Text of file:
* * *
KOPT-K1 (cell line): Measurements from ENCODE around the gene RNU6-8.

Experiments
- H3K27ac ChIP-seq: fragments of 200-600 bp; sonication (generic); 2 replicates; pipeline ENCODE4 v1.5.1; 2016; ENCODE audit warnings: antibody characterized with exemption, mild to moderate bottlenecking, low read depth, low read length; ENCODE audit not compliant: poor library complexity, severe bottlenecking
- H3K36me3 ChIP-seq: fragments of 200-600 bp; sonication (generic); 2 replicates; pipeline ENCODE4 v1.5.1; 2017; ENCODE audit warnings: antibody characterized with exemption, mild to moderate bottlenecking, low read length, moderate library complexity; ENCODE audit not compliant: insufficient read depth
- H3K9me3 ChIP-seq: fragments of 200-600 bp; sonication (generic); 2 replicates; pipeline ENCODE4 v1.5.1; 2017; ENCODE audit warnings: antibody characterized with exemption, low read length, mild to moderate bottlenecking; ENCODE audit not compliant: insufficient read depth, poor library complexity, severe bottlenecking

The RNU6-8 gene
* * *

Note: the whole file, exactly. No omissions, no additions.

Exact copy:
KOPT-K1 (cell line): Measurements from ENCODE around the gene RNU6-8.

Experiments
- H3K27ac ChIP-seq: fragments of 200-600 bp; sonication (generic); 2 replicates; pipeline ENCODE4 v1.5.1; 2016; ENCODE audit warnings: antibody characterized with exemption, mild to moderate bottlenecking, low read depth, low read length; ENCODE audit not compliant: poor library complexity, severe bottlenecking
- H3K36me3 ChIP-seq: fragments of 200-600 bp; sonication (generic); 2 replicates; pipeline ENCODE4 v1.5.1; 2017; ENCODE audit warnings: antibody characterized with exemption, mild to moderate bottlenecking, low read length, moderate library complexity; ENCODE audit not compliant: insufficient read depth
- H3K9me3 ChIP-seq: fragments of 200-600 bp; sonication (generic); 2 replicates; pipeline ENCODE4 v1.5.1; 2017; ENCODE audit warnings: antibody characterized with exemption, low read length, mild to moderate bottlenecking; ENCODE audit not compliant: insufficient read depth, poor library complexity, severe bottlenecking

The RNU6-8 gene